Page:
Artist Q & A: Tom Burrows

1) What is “The Curve of Time” as described in M.W. Blanchet’s book and what does it mean to you? What inspired the appropriation of this title?

The curve of time is the basis of modern physics and Buddhist teaching (if time does exist). I am agnostic.

Tom Burrows at Bau-Xi Gallery Toronto

2) Is there a passage in M.W. Blanchet’s book that inspired this exhibition or articulates the theme, concept or mood of this body of work?

Possibly the chapter where Blanchet repairs Caprice’s motor, toiling much like within my studio process. What most inspired me about the book is the exquisite quality of the writing. The underlying motive of alternative housing remains silent but is so relevant to this particular moment.

3) How is this new series informed by your travels along the coast of British Columbia? In what ways does your experience of the landscape manifest itself in your work, and does it influence your use of colour, light and your treatment of the panel surface?

I have always felt better living beside or on the North West ocean, even at the foot of Main Street. It’s probably the ever-changing light and reflections.

Tom Burrows at Bau-Xi Gallery Toronto

4) What is the significance of the compass bearings, landmarks and geographic features that compose the titles of this exhibition? How do your titles and compositions interact? Are your titles related to the visual quality or emotional memory of a given place?

The qualities of my panels arise from the exploration of material and process. Unlike most fine arts media, there is a rich spectrum of unexplored physical properties in my adopted medium. A title / story is attached to a panel only after its material completion. The title / story serves the panel as a memory device (a mnemonic), rather than the panel serving to illustrate a narrative (an illustration). Through this device (the mnemonic) the panels attempt to remain, without external reference, in a purely visual / physical realm.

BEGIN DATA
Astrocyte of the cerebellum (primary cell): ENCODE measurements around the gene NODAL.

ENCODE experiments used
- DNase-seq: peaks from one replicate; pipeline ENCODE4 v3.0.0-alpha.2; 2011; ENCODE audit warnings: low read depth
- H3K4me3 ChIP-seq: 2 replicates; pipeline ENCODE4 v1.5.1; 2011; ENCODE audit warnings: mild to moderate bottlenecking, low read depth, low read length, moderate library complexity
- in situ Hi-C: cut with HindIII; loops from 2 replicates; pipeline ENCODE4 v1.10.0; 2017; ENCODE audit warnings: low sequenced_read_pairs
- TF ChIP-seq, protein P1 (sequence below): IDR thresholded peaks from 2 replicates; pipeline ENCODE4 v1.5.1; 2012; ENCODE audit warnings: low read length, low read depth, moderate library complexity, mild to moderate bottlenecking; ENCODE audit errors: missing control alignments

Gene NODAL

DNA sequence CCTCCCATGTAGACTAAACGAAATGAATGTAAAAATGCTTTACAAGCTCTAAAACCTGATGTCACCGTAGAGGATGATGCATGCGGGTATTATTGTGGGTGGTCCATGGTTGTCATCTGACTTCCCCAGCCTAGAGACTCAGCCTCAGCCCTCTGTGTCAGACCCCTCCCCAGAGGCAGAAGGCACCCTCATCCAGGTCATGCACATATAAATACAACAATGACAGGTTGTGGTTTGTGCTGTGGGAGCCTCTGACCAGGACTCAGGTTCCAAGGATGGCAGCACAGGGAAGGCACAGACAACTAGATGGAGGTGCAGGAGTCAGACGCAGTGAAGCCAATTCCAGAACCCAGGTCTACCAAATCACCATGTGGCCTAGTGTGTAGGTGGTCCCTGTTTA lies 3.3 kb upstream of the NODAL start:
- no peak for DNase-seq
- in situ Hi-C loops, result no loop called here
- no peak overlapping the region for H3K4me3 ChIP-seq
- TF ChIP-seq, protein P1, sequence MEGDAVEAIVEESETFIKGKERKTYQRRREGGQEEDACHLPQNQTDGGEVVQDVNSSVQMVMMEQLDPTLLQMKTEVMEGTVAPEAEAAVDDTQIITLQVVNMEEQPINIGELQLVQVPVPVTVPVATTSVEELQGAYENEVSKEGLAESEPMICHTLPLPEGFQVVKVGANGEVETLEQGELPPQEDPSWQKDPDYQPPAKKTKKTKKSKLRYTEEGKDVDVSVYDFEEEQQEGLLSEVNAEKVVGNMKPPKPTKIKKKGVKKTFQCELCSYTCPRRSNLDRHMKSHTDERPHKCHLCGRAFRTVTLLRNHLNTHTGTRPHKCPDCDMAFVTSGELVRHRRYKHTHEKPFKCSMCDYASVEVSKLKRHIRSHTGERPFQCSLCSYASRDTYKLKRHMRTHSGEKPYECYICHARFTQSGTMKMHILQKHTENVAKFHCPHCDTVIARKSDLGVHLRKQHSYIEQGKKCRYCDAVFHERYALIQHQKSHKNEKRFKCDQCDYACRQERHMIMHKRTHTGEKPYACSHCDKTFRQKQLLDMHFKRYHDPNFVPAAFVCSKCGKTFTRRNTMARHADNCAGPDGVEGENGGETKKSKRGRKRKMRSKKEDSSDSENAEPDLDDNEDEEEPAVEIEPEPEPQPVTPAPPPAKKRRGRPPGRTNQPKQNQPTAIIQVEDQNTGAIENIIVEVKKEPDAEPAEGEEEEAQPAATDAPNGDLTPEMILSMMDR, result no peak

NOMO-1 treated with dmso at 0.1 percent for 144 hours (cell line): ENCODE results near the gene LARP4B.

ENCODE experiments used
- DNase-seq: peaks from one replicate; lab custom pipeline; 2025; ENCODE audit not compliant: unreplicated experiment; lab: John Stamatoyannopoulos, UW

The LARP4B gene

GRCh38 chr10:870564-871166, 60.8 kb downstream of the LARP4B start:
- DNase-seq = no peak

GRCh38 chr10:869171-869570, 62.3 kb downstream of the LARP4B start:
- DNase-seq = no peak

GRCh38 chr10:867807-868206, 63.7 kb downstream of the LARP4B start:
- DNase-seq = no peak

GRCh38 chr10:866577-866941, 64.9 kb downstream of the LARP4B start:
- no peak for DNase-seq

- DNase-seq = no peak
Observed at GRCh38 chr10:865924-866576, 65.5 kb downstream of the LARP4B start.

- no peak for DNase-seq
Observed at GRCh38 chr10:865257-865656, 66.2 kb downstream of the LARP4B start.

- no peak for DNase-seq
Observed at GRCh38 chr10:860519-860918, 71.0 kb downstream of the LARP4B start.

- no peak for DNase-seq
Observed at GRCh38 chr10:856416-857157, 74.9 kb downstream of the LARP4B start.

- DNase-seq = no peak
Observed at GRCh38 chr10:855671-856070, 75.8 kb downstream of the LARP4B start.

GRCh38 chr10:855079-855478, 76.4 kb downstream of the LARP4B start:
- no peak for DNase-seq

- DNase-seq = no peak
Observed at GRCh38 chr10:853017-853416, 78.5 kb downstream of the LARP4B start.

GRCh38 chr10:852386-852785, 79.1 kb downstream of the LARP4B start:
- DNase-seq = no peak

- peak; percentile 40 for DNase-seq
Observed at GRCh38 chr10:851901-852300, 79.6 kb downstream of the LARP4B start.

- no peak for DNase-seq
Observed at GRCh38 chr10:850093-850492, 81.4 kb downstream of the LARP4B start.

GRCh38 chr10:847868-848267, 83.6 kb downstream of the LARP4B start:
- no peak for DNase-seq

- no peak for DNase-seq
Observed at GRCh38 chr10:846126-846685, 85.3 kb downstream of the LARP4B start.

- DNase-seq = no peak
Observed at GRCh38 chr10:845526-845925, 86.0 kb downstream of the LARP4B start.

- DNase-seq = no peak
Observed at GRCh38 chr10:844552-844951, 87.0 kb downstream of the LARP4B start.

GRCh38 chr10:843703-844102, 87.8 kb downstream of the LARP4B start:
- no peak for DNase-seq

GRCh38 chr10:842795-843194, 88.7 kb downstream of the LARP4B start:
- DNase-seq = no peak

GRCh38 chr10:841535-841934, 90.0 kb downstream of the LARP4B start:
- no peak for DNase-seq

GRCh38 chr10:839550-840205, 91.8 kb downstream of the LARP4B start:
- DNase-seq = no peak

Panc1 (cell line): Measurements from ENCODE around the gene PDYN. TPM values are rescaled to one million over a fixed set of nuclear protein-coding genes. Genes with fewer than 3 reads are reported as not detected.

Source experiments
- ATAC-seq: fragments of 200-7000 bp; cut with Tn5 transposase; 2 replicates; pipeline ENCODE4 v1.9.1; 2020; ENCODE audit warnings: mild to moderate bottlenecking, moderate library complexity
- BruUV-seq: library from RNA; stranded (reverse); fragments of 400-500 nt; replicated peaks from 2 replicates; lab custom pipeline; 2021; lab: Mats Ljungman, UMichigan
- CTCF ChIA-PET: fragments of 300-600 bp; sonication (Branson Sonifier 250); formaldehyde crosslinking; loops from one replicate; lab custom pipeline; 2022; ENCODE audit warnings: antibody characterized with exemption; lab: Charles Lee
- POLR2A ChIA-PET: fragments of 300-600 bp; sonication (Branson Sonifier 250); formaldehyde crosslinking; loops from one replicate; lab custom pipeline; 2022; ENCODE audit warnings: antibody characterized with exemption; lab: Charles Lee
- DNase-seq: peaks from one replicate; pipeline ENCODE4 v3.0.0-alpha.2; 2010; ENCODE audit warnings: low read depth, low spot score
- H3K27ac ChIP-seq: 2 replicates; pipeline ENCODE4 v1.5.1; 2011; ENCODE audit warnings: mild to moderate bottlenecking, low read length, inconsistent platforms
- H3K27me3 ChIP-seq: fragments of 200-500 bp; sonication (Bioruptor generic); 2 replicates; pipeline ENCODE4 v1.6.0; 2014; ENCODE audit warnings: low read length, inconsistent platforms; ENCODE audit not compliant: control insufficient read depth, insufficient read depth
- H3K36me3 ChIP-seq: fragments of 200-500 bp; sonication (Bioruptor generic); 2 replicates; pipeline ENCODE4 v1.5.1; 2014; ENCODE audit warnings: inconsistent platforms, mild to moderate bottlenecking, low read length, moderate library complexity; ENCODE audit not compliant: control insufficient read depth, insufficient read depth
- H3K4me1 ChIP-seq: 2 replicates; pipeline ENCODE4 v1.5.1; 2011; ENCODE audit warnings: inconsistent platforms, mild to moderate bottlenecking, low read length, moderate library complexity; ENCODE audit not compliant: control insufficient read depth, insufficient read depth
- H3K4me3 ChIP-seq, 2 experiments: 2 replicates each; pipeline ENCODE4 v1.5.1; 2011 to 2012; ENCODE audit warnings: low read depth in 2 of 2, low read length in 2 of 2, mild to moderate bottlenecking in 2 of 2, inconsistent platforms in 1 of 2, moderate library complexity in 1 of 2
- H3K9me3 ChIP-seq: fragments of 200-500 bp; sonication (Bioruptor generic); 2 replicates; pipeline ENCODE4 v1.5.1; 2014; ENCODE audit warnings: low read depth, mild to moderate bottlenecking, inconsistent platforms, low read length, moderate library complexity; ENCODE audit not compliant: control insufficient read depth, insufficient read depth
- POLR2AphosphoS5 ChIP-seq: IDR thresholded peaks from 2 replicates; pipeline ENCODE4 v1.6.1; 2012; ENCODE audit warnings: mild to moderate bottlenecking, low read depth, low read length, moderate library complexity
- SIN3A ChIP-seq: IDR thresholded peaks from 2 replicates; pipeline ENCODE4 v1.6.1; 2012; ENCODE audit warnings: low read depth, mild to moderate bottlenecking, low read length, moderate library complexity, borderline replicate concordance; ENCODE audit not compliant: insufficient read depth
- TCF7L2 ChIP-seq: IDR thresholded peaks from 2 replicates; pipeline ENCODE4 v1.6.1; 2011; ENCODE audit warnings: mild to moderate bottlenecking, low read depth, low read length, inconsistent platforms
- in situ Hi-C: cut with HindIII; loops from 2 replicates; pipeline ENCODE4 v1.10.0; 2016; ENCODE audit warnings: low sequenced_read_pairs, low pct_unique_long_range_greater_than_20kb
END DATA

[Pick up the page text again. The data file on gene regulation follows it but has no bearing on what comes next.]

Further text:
Tom Burrows at Bau-Xi Gallery Toronto

5) Your works are often grouped into polyptychs, how does the production of polyptychs differ from that of singular pieces, when in your process do you determine groupings and how do you determine the ways in which they are arranged?

They are not initially conceived of as in-combination. Some things just seem to go together.

6) What was it about this body of work that inspired you to experiment with new materials and revisit old techniques?  How does this body of work interact with the concept of time? 

My role as an artist is to construct a set of parameters within which media such as pigmented polyester or glazed porcelain self-generate image, parameters akin to the climatic conditions that allow ice crystals to form snowflakes. I do try to avoid gesture. Any emotional or narrative content is imposed by the viewer anthropomorphizing the medium. The medium is the message. It glows with an inner luminance, a trace to the Chauvet Cave. (The Curve of Time)

8) What prompted your thematic return to the landscape of the Pacific Coast and how does it relate to your journey as an artist?

There is an abundance of geographic titles on the maps of the West Coast to be appropriated for my panels. Also, I’m studying sailing as a second language, calisthenics for the aging mind. It involves maps.



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